Kristin Murphy,
FILE: Sen. Orrin Hatch speaks during an event in Salt Lake City on Monday, Oct. 17, 2016.

Americans are frustrated with their government today. Many don’t believe politicians do what they say. In these turbulent times, however, Utahns can be proud of Sen. Orrin Hatch, whose leadership in the federal judicial appointment process has been truly outstanding. Indeed, all Americans owe Hatch and the rest of the Republican leadership a debt of gratitude for their leading role in defending the Supreme Court and the Constitution.

Hatch was first elected in 1976, just as the public began to realize how completely the federal judiciary had asserted control over our lives, our liberty and our country. A few years later Hatch became a stalwart ally of President Ronald Reagan’s efforts to appoint judges who interpret the laws instead of making them, and he has been an important contributor ever since.

Hatch’s leadership became especially important this year, when the untimely death of Justice Antonin Scalia left a gaping hole on the highest court in the land. Finding a suitable replacement for Scalia would have been a difficult task in any year, but this year Hatch had a strategic position from which to protect his legacy. Indeed, by the time the vacancy arose, Hatch had been advocating in the Senate for Scalia’s principles longer than Scalia had been on the bench.

Scalia knew — as do most Americans — that judges are supposed to interpret and apply the law, not make it up as they go along. This role ensures that the American people and their elected representatives, not federal judges, are responsible for the nation’s future.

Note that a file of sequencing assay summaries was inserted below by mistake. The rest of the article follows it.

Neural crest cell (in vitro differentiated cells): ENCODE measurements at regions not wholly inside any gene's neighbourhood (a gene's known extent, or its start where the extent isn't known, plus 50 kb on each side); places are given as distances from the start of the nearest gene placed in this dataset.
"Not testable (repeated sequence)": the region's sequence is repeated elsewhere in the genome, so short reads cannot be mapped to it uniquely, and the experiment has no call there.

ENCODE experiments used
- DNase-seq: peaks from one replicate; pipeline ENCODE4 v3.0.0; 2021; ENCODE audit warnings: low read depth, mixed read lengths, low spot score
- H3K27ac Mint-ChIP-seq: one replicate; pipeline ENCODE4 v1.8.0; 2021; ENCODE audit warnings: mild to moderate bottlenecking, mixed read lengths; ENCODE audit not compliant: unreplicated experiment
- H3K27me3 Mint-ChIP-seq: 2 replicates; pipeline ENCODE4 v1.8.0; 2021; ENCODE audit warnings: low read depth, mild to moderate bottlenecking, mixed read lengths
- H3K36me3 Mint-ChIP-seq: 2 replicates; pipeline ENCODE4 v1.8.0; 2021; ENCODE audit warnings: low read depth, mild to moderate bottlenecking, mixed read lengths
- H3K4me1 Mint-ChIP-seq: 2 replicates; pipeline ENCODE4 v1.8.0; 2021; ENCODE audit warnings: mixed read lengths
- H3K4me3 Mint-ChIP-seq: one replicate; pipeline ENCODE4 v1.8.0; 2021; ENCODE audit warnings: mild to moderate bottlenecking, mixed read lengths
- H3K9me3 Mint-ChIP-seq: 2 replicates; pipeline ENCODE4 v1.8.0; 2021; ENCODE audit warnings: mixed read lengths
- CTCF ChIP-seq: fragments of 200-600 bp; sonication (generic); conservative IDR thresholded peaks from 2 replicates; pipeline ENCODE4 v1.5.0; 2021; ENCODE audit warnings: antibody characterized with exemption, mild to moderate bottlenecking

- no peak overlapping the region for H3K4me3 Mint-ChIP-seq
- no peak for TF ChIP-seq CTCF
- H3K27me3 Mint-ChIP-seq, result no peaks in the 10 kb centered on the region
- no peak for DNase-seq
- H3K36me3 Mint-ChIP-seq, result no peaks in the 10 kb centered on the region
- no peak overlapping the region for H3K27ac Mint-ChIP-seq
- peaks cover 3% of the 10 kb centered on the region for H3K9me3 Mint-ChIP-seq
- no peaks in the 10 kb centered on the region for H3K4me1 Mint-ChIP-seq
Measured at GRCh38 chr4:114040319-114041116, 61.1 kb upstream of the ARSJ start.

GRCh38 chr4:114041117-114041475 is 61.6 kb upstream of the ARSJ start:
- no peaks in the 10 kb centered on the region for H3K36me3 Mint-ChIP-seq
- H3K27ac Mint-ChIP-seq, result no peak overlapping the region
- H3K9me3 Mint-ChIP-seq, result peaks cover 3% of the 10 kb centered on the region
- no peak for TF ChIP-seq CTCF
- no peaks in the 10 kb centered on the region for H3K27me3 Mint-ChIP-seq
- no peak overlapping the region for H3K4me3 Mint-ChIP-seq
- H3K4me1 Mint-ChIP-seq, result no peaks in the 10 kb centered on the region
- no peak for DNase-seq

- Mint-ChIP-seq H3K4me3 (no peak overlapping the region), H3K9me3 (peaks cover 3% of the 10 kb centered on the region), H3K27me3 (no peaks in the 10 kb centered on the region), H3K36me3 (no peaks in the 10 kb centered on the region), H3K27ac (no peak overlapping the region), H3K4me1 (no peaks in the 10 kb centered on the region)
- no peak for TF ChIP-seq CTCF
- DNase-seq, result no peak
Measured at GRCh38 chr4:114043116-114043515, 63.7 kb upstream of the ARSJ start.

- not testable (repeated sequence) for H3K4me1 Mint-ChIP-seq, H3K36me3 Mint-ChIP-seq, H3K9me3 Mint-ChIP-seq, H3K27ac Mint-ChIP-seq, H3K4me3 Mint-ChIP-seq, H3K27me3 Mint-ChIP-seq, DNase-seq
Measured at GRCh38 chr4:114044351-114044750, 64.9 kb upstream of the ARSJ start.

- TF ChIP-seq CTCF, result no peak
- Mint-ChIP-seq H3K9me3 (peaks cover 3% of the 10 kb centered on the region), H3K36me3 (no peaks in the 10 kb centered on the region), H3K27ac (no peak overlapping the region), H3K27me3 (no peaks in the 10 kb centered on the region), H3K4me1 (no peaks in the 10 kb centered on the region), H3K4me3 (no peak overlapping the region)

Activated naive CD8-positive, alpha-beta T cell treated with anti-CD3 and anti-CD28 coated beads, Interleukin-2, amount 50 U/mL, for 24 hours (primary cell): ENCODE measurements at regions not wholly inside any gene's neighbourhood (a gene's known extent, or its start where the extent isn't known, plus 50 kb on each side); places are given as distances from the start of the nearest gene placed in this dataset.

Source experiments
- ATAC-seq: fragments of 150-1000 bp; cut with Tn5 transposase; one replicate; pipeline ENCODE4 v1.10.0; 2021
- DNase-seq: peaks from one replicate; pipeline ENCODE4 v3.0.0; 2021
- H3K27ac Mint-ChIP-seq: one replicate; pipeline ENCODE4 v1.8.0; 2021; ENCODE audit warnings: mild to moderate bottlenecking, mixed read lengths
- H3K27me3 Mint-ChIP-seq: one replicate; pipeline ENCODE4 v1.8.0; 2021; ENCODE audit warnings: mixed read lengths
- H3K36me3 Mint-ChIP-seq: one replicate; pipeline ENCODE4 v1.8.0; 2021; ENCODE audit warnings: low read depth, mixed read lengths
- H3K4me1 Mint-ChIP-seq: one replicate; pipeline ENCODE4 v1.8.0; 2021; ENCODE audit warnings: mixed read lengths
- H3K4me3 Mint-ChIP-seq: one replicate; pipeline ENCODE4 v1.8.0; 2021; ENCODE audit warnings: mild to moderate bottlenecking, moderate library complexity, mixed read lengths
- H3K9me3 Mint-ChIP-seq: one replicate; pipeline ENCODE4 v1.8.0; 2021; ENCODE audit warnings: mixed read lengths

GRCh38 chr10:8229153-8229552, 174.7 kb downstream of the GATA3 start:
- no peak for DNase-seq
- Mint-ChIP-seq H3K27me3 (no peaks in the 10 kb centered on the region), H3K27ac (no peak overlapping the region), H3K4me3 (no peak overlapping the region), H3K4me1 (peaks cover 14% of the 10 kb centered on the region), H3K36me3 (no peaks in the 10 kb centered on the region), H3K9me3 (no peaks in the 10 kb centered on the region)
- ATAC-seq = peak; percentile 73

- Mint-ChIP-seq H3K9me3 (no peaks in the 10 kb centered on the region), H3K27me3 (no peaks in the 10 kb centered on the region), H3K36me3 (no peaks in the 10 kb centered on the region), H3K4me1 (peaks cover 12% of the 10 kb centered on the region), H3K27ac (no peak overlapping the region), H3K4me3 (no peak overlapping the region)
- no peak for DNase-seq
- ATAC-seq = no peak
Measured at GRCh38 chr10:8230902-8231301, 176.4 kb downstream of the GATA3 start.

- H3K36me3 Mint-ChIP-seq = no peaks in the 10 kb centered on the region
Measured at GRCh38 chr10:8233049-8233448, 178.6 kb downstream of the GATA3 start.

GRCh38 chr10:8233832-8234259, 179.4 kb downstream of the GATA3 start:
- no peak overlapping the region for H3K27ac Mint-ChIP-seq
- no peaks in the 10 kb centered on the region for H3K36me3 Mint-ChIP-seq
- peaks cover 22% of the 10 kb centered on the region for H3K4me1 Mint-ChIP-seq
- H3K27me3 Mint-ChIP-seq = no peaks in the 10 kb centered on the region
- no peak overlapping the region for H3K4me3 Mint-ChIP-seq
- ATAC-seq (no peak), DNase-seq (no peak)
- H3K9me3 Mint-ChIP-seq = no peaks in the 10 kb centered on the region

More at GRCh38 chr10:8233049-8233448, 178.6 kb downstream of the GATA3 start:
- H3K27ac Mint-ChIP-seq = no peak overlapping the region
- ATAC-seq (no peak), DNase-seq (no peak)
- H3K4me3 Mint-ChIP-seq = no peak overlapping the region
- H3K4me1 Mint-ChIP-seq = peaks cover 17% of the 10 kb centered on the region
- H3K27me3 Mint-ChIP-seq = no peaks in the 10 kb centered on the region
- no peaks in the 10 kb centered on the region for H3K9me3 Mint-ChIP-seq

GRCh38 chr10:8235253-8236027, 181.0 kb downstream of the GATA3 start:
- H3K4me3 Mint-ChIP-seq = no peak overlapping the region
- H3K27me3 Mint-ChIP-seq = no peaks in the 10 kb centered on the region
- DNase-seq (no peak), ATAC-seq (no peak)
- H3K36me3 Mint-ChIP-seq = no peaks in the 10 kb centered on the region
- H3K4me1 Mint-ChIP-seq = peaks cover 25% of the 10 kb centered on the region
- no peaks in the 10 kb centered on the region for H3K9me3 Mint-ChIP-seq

So when Scalia died in February, Hatch and the Republican leadership insisted that the resulting vacancy be filled in the right way at the right time. Many assumed the Senate had to confirm a replacement quickly, regardless of the stakes or timing. But fortunately, Hatch’s broad experience and perspective suggested a different course, and Hatch used his considerable skills as an advocate to pursue it.

He began by taking to the Senate floor and the airwaves to explain why the next president should fill the Scalia vacancy. First, he said, the Senate had already handled Supreme Court nominations at least a dozen different ways. He reminded everyone that in 1992, then-Sen. Joe Biden (the chair of the Judiciary Committee) advised President George H.W. Bush not to fill any vacancy before the election. Like Biden before him, Hatch had concluded that properly considering a Supreme Court nominee would be impossible in the middle of a presidential campaign.

Second, Hatch argued, elections have consequences. The future of the Supreme Court had already become an important issue in the presidential election, and America would soon be electing a new president. The leading candidates were likely to nominate very different justices with very different judicial philosophies. The timing of the Scalia vacancy, therefore, created a unique opportunity for the American people to make their voice known through the election.

In hindsight, it is obvious Hatch was right on both counts. As Scalia once argued, the Supreme Court’s eagerness to control nearly every aspect of American life turns every judicial nomination into a “hot potato,” since each new nominee might be the deciding vote that changes how the Constitution is interpreted and understood. And fighting such battles during what would become an unusually heated presidential campaign would have made the confirmation process less, not more, fair.

Hatch and the Republicans gave the American people a special opportunity to be heard on this issue. They spoke unequivocally. The percentage of voters for whom Supreme Court appointments were the most important factor tripled from 2008, and more than two-thirds of voters said the Supreme Court was an important factor in their decision.

Like principled leaders do, Hatch took some criticism for his position. Unlike his critics, though, he was looking beyond a single election cycle. And he had to consider the long-term integrity of the judicial branch, not just a particular nominee for a particular vacancy. His courageous actions this year helped preserve the right of the American people to decide who fills the Scalia vacancy. Our liberty, the courts and the Constitution itself are now safer.

Thank you, Sen. Hatch.

Carrie Severino, a former law clerk for U.S. Supreme Court Justice Clarence Thomas, is chief counsel of the Judicial Crisis Network.